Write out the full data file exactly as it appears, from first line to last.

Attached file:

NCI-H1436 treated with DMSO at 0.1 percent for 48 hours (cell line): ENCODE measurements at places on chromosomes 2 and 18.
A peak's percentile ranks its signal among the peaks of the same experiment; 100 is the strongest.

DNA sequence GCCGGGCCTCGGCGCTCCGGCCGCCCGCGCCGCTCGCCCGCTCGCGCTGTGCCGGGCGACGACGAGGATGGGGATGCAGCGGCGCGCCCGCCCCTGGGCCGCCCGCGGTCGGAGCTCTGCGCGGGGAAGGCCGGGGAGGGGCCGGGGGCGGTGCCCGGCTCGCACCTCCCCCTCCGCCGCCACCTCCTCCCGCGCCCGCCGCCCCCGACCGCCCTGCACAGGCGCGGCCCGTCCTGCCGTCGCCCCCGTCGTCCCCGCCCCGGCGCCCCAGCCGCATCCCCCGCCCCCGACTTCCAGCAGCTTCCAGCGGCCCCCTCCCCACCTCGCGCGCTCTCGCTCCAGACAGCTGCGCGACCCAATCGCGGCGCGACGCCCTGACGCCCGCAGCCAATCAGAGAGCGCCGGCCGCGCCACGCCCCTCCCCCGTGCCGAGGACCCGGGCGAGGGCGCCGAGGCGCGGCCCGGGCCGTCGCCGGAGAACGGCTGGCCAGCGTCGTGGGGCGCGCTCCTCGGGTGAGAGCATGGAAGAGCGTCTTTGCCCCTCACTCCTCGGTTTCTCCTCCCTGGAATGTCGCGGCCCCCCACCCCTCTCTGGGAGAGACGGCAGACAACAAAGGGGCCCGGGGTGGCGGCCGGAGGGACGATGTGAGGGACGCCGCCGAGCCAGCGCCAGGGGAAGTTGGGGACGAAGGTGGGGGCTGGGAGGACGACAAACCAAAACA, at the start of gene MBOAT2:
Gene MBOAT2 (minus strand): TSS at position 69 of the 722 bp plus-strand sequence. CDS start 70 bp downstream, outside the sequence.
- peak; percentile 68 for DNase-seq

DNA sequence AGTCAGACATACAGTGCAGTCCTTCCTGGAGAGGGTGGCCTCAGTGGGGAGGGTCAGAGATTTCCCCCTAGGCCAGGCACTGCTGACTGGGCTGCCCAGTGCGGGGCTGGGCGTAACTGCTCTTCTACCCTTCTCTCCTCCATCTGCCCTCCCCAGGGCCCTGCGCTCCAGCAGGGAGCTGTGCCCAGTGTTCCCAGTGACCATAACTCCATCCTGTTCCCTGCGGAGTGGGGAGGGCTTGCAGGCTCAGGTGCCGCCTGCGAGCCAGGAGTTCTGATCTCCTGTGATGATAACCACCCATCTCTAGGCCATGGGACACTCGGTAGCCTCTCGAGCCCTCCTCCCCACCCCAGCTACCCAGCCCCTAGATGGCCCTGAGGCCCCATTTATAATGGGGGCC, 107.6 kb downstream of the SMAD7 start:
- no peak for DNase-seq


NCI-H1436 treated with DMSO at 0.1 percent for 48 hours (cell line): ENCODE measurements at places on chromosomes 2 and 18.
A peak's percentile ranks its signal among the peaks of the same experiment; 100 is the strongest.

DNA sequence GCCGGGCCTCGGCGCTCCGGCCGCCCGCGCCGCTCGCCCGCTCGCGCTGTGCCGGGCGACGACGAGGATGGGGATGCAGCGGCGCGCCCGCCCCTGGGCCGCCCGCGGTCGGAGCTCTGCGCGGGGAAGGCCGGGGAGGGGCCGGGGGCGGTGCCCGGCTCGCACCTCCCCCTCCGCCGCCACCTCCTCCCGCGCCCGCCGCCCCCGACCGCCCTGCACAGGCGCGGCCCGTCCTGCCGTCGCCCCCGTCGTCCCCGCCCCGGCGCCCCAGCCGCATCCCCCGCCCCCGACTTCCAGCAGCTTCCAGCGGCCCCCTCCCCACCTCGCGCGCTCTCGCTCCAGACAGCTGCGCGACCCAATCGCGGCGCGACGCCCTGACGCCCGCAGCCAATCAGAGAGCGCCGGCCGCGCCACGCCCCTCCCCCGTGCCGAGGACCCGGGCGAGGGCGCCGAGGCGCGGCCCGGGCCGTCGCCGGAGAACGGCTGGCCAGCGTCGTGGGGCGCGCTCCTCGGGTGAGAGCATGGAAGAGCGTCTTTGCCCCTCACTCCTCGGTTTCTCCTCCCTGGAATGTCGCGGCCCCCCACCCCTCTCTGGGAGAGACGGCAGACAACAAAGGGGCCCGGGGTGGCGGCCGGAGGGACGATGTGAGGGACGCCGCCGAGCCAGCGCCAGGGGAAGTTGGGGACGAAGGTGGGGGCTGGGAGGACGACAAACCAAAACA, at the start of gene MBOAT2:
Gene MBOAT2 (minus strand): TSS at position 69 of the 722 bp plus-strand sequence. CDS start 70 bp downstream, outside the sequence.
- peak; percentile 68 for DNase-seq

DNA sequence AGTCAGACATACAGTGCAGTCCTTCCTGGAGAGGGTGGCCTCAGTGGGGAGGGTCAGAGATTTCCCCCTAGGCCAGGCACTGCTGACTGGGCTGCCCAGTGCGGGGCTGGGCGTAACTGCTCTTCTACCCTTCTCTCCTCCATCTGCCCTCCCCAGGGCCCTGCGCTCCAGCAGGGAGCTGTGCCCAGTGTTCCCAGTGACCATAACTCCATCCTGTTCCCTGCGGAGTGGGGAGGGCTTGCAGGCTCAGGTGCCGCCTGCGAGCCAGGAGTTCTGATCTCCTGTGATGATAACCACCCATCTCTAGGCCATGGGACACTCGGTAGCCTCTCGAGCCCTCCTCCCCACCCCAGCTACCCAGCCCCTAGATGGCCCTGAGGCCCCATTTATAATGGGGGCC, 107.6 kb downstream of the SMAD7 start:
- no peak for DNase-seq